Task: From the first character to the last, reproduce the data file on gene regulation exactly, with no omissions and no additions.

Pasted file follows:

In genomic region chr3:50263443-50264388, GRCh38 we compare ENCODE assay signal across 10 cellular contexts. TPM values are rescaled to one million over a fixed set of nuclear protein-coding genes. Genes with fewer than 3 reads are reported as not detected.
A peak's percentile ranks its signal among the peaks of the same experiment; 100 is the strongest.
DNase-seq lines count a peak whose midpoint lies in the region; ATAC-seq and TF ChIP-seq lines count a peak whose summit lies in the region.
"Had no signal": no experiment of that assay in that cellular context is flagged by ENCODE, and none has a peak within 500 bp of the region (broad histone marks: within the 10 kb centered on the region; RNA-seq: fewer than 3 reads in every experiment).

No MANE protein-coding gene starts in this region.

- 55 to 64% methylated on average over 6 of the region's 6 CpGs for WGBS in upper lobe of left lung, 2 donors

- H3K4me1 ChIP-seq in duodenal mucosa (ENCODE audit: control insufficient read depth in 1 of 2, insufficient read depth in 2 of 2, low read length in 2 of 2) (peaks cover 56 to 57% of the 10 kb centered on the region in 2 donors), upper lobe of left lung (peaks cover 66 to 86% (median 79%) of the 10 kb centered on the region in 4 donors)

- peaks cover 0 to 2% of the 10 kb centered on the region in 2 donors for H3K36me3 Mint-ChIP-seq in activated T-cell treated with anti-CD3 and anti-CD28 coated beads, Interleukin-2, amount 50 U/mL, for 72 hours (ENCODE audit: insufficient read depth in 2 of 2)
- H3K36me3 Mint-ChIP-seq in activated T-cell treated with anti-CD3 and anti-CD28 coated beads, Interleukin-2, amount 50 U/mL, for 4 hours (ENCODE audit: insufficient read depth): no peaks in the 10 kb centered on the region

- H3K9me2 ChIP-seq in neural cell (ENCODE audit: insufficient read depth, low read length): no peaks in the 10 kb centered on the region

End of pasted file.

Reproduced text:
In genomic region chr3:50263443-50264388, GRCh38 we compare ENCODE assay signal across 10 cellular contexts. TPM values are rescaled to one million over a fixed set of nuclear protein-coding genes. Genes with fewer than 3 reads are reported as not detected.
A peak's percentile ranks its signal among the peaks of the same experiment; 100 is the strongest.
DNase-seq lines count a peak whose midpoint lies in the region; ATAC-seq and TF ChIP-seq lines count a peak whose summit lies in the region.
"Had no signal": no experiment of that assay in that cellular context is flagged by ENCODE, and none has a peak within 500 bp of the region (broad histone marks: within the 10 kb centered on the region; RNA-seq: fewer than 3 reads in every experiment).

No MANE protein-coding gene starts in this region.

- 55 to 64% methylated on average over 6 of the region's 6 CpGs for WGBS in upper lobe of left lung, 2 donors

- H3K4me1 ChIP-seq in duodenal mucosa (ENCODE audit: control insufficient read depth in 1 of 2, insufficient read depth in 2 of 2, low read length in 2 of 2) (peaks cover 56 to 57% of the 10 kb centered on the region in 2 donors), upper lobe of left lung (peaks cover 66 to 86% (median 79%) of the 10 kb centered on the region in 4 donors)

- peaks cover 0 to 2% of the 10 kb centered on the region in 2 donors for H3K36me3 Mint-ChIP-seq in activated T-cell treated with anti-CD3 and anti-CD28 coated beads, Interleukin-2, amount 50 U/mL, for 72 hours (ENCODE audit: insufficient read depth in 2 of 2)
- H3K36me3 Mint-ChIP-seq in activated T-cell treated with anti-CD3 and anti-CD28 coated beads, Interleukin-2, amount 50 U/mL, for 4 hours (ENCODE audit: insufficient read depth): no peaks in the 10 kb centered on the region

- H3K9me2 ChIP-seq in neural cell (ENCODE audit: insufficient read depth, low read length): no peaks in the 10 kb centered on the region